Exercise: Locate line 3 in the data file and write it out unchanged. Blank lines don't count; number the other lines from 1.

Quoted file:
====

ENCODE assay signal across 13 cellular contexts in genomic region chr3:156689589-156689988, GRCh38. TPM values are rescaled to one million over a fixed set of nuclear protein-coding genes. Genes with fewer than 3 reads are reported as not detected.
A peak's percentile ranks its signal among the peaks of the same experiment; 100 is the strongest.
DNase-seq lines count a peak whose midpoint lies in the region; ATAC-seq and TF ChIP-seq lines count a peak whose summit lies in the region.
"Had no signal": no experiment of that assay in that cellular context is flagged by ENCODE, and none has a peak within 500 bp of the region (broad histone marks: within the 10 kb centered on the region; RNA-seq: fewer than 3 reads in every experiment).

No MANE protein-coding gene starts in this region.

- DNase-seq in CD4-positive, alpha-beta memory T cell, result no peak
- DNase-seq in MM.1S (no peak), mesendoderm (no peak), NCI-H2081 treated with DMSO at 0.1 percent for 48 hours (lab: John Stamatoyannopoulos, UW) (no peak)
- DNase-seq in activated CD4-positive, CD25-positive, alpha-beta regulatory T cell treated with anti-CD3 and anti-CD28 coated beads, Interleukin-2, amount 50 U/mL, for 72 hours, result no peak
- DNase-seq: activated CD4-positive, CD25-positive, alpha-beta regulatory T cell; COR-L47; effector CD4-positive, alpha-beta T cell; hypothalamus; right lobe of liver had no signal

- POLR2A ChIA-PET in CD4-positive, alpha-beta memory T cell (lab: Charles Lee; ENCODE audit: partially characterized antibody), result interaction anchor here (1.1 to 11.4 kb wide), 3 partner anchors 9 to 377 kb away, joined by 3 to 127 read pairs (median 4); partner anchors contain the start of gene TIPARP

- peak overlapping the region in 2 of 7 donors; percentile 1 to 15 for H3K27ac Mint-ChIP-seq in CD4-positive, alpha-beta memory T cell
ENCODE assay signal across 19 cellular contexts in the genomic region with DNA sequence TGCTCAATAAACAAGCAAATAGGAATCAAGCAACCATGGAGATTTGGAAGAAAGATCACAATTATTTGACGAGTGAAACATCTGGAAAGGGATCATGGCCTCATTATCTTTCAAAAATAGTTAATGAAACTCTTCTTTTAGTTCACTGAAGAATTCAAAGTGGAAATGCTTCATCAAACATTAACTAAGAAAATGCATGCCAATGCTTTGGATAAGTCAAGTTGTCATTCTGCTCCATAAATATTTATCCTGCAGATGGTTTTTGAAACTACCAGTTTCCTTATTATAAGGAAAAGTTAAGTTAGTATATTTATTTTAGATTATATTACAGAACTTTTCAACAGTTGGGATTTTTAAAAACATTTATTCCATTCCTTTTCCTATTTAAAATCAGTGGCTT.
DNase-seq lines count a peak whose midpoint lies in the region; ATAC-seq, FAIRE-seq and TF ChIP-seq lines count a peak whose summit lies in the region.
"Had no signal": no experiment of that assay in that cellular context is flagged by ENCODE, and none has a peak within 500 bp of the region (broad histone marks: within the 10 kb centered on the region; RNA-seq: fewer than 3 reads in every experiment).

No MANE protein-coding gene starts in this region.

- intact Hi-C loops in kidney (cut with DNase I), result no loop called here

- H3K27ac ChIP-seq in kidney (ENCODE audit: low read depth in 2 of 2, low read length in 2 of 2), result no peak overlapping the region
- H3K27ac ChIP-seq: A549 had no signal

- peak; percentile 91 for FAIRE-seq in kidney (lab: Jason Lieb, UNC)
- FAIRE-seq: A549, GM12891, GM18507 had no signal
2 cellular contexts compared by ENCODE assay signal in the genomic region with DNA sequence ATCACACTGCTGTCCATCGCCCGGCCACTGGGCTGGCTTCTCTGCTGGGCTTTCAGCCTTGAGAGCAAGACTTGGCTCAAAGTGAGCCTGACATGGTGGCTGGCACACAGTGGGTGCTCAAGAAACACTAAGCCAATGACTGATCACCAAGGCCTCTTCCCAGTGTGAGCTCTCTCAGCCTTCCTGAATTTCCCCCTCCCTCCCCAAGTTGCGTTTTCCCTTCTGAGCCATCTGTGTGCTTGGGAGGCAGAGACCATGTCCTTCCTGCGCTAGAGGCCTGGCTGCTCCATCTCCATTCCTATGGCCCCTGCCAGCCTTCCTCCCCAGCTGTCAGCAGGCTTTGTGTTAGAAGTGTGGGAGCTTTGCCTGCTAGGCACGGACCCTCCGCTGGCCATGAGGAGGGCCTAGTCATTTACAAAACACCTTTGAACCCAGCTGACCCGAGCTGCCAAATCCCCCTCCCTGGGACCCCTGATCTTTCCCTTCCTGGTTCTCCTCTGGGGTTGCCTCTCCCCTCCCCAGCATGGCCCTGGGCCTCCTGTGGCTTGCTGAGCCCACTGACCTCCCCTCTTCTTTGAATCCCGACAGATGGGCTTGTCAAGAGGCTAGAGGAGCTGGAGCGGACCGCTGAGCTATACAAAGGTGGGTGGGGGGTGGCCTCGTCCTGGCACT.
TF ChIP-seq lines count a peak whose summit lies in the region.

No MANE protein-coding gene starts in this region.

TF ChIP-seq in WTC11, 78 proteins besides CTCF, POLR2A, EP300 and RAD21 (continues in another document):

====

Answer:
DNase-seq lines count a peak whose midpoint lies in the region; ATAC-seq and TF ChIP-seq lines count a peak whose summit lies in the region.